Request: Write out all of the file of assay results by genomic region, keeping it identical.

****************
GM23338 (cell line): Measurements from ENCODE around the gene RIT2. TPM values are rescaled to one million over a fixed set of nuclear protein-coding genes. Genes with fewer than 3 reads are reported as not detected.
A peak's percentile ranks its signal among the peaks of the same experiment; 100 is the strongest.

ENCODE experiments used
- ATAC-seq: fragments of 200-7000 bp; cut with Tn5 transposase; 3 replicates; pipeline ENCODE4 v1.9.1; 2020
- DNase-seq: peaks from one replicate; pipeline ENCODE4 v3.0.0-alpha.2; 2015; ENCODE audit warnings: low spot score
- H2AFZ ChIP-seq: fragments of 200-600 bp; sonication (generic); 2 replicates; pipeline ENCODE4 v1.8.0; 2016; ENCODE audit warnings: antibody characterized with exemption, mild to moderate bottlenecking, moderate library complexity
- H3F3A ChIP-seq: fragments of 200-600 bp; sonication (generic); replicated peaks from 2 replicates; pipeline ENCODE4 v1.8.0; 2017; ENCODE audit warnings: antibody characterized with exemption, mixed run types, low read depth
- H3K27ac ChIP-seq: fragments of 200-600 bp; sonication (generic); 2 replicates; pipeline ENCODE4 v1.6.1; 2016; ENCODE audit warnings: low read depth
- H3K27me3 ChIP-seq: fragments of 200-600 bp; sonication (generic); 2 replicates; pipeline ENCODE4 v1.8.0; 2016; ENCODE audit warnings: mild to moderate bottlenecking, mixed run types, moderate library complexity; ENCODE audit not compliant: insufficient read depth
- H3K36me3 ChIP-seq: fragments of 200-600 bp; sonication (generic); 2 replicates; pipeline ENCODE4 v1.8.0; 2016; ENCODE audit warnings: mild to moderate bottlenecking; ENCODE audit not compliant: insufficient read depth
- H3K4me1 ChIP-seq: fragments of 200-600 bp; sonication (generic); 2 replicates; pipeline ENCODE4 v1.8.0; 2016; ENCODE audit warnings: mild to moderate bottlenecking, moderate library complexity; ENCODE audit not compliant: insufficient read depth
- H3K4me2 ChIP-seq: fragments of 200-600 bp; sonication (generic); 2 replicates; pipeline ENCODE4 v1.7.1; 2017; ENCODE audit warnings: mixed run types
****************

GM23338 (cell line): Measurements from ENCODE around the gene RIT2. TPM values are rescaled to one million over a fixed set of nuclear protein-coding genes. Genes with fewer than 3 reads are reported as not detected.
A peak's percentile ranks its signal among the peaks of the same experiment; 100 is the strongest.

ENCODE experiments used
- ATAC-seq: fragments of 200-7000 bp; cut with Tn5 transposase; 3 replicates; pipeline ENCODE4 v1.9.1; 2020
- DNase-seq: peaks from one replicate; pipeline ENCODE4 v3.0.0-alpha.2; 2015; ENCODE audit warnings: low spot score
- H2AFZ ChIP-seq: fragments of 200-600 bp; sonication (generic); 2 replicates; pipeline ENCODE4 v1.8.0; 2016; ENCODE audit warnings: antibody characterized with exemption, mild to moderate bottlenecking, moderate library complexity
- H3F3A ChIP-seq: fragments of 200-600 bp; sonication (generic); replicated peaks from 2 replicates; pipeline ENCODE4 v1.8.0; 2017; ENCODE audit warnings: antibody characterized with exemption, mixed run types, low read depth
- H3K27ac ChIP-seq: fragments of 200-600 bp; sonication (generic); 2 replicates; pipeline ENCODE4 v1.6.1; 2016; ENCODE audit warnings: low read depth
- H3K27me3 ChIP-seq: fragments of 200-600 bp; sonication (generic); 2 replicates; pipeline ENCODE4 v1.8.0; 2016; ENCODE audit warnings: mild to moderate bottlenecking, mixed run types, moderate library complexity; ENCODE audit not compliant: insufficient read depth
- H3K36me3 ChIP-seq: fragments of 200-600 bp; sonication (generic); 2 replicates; pipeline ENCODE4 v1.8.0; 2016; ENCODE audit warnings: mild to moderate bottlenecking; ENCODE audit not compliant: insufficient read depth
- H3K4me1 ChIP-seq: fragments of 200-600 bp; sonication (generic); 2 replicates; pipeline ENCODE4 v1.8.0; 2016; ENCODE audit warnings: mild to moderate bottlenecking, moderate library complexity; ENCODE audit not compliant: insufficient read depth
- H3K4me2 ChIP-seq: fragments of 200-600 bp; sonication (generic); 2 replicates; pipeline ENCODE4 v1.7.1; 2017; ENCODE audit warnings: mixed run types